Middlebury Institute graduates discuss where they are working today, how the Institute helped them get there, and what advice they’d give to current and future MIIS students.
My name is Nina Fink. I graduated in 2012 with an MA in Translation and Interpretation (French). Since then, I have spent most of my career working as a freelance interpreter on the Paris private market. My assignments have ranged from culinary courses to business pitches and governmental meetings and everything in between. I am constantly exposed to new fields, vocabulary and people, so I am always learning, which I love. In January, I left Paris for a position as a part-time staff translator at the French Embassy in Washington D.C. I also continue to work as a freelance conference interpreter for the U.S. Department of State and other clients in the U.S. and France.
Invest in the MIIS Community
The main thing that has helped me has been the MIIS community. My career has been defined by my excellent professors, Julie Johnson, Jacolyn Harmer, Christiane Abel, and Céline Detraz; talented, kind fellow graduates; and the support of the MIIS community throughout the world. From Professor Lisa Molle Troyer, who showed me the way when I decided to launch my career in Paris, to the many MIIS graduates I have had the pleasure of working with, I have been proud to be part of this community every step of the way.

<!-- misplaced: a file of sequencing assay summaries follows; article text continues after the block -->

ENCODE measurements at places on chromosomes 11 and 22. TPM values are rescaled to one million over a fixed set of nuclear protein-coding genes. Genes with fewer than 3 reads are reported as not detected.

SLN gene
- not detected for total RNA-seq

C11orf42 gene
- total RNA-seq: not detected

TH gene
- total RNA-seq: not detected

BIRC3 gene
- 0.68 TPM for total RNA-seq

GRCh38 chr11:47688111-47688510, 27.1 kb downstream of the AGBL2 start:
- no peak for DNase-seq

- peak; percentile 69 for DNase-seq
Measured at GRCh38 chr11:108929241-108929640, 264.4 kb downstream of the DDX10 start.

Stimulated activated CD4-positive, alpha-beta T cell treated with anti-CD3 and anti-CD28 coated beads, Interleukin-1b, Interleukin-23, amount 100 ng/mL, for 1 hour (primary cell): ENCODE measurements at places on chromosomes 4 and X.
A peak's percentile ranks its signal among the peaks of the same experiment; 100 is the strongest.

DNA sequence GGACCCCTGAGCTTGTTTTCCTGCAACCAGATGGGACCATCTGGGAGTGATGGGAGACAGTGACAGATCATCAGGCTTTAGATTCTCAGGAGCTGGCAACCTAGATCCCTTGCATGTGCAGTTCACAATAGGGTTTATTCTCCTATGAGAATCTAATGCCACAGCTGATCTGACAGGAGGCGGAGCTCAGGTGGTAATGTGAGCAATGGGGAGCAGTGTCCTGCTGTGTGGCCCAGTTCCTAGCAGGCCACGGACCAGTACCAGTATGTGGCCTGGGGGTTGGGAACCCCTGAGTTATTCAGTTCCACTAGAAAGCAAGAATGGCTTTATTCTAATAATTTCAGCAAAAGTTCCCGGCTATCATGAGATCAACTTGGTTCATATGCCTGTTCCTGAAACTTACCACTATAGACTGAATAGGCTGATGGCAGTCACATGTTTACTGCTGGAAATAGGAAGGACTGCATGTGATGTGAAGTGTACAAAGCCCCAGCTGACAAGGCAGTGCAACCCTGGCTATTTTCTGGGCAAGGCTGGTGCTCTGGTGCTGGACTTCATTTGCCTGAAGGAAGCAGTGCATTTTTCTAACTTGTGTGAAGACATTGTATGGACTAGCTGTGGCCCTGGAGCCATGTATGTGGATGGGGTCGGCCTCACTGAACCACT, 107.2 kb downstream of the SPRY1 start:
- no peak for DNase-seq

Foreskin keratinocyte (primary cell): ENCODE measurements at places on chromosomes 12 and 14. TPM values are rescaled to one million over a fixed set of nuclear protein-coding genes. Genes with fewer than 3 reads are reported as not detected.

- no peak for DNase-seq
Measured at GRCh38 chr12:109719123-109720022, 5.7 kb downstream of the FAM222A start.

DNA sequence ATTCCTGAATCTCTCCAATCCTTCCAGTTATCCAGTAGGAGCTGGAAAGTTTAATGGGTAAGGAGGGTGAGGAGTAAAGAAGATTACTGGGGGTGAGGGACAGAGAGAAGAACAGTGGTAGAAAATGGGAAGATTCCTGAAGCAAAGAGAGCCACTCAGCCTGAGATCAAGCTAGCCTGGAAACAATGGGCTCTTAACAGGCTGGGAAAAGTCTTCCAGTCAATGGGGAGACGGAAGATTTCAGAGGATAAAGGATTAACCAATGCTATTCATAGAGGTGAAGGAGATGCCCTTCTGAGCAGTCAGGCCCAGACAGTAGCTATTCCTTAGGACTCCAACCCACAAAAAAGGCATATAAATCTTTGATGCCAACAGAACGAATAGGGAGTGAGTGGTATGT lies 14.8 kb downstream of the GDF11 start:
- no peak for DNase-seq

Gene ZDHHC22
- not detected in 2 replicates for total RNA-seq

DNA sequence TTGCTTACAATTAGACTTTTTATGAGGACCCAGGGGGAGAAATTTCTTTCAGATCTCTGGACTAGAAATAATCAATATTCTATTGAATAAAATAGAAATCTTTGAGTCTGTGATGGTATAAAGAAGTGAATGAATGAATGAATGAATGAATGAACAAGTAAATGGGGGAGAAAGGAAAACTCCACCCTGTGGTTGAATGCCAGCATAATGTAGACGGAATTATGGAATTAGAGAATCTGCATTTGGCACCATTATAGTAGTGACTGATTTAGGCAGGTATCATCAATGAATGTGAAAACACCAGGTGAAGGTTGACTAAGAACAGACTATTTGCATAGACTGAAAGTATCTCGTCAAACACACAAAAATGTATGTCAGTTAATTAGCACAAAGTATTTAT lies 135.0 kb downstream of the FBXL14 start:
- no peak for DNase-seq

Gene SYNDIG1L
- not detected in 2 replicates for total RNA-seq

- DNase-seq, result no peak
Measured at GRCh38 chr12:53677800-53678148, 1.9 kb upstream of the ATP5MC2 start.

Stay Curious, Be a Team Player
I would advise current students to never lose sight of what motivated you to become an interpreter in the first place: your love of different languages and cultures. If you can stay connected to that curiosity, you can build a wonderful career. Also, remember that clients and colleagues hire on the basis of both hard and soft skills. Being a team player and a true professional is just as important as perfecting your language and interpreting skills. In a largely freelance profession, your network is everything. Lastly, I have learned the importance of paying it forward. I try to serve as a resource for interpreters who are starting out because I owe a great debt to the colleagues who gave me a chance along the way.
“The DC market deals with such a rich variety of topics that knowing how to prepare for technical meetings, be it on security or finance or human rights, is absolutely essential.” Miguel Garcia MACI ’14 describes what it takes to succeed as a professional interpreter.